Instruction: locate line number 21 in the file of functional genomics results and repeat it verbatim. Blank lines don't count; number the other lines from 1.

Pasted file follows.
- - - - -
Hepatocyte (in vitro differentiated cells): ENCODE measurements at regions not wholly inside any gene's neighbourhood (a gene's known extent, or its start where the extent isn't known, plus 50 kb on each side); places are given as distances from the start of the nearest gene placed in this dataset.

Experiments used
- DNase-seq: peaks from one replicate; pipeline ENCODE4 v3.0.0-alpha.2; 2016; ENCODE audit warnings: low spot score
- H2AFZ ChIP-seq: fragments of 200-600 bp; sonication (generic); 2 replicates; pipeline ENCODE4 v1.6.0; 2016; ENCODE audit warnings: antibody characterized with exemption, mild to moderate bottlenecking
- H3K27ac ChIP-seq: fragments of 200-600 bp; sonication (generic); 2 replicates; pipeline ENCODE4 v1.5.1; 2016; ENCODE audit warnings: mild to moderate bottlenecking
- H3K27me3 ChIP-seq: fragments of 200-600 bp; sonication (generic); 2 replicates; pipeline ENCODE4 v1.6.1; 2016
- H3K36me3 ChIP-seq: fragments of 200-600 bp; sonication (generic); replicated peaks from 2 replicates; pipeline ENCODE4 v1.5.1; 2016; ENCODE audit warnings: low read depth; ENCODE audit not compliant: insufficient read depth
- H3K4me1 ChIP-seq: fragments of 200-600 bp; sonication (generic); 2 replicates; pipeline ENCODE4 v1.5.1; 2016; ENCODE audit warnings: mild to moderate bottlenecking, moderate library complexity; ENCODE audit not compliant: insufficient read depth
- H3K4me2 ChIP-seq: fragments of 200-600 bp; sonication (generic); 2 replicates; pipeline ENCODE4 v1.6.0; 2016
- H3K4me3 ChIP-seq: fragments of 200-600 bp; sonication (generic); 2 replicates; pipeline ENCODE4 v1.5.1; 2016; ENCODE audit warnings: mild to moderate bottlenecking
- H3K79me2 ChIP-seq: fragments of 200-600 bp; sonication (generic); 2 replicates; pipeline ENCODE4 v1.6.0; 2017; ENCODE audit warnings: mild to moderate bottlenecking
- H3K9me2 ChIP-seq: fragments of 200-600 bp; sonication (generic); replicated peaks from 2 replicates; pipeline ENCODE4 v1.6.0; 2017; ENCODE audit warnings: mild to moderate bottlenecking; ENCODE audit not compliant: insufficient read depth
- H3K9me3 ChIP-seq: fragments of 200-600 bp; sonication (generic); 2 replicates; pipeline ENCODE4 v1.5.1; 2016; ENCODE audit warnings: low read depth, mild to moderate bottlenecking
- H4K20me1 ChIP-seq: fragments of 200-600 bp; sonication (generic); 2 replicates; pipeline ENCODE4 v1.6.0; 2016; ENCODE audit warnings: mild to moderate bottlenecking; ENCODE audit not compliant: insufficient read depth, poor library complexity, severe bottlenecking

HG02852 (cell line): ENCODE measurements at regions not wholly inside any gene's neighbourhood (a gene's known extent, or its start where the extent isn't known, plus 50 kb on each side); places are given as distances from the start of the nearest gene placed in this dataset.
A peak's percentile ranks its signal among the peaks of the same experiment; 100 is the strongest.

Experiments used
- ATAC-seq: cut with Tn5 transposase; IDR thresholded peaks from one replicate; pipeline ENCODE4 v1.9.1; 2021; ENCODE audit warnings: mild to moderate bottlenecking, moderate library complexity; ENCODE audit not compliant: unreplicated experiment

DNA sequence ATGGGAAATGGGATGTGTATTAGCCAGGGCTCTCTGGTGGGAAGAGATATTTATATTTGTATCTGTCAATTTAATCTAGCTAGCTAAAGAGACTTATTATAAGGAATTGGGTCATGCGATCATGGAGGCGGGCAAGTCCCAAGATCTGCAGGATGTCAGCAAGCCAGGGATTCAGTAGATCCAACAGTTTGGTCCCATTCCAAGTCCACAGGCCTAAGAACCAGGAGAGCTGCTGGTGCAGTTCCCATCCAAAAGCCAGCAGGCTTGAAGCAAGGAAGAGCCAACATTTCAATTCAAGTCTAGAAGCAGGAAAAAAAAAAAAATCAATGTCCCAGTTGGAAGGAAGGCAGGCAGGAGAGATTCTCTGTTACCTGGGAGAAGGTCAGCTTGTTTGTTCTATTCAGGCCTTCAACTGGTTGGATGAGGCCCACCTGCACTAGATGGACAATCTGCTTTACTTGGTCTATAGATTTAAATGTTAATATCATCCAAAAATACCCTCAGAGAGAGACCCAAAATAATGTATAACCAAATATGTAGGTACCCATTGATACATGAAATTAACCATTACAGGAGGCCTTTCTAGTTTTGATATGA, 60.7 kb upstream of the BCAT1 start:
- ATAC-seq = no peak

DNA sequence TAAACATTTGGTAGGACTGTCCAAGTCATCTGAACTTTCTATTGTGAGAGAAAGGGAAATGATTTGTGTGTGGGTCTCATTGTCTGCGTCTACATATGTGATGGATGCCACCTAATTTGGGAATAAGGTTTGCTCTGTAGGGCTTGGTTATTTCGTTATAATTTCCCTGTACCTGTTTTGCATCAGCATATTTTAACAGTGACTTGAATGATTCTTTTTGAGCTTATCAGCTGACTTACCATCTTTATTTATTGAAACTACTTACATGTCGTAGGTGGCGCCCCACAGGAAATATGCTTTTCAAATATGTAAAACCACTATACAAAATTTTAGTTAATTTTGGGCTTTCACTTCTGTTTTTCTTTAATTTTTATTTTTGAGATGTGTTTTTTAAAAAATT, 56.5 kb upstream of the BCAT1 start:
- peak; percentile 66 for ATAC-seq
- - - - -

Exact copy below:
DNA sequence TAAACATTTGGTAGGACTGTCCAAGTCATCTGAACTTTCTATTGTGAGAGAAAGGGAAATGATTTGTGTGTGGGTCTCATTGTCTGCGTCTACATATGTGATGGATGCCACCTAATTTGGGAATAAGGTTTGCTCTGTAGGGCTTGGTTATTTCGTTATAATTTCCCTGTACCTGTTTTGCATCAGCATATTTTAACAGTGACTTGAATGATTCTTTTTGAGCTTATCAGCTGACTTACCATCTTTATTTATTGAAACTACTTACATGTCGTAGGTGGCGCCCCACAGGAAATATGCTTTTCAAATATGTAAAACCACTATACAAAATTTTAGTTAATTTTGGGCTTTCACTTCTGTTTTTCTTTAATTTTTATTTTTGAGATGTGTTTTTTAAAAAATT, 56.5 kb upstream of the BCAT1 start: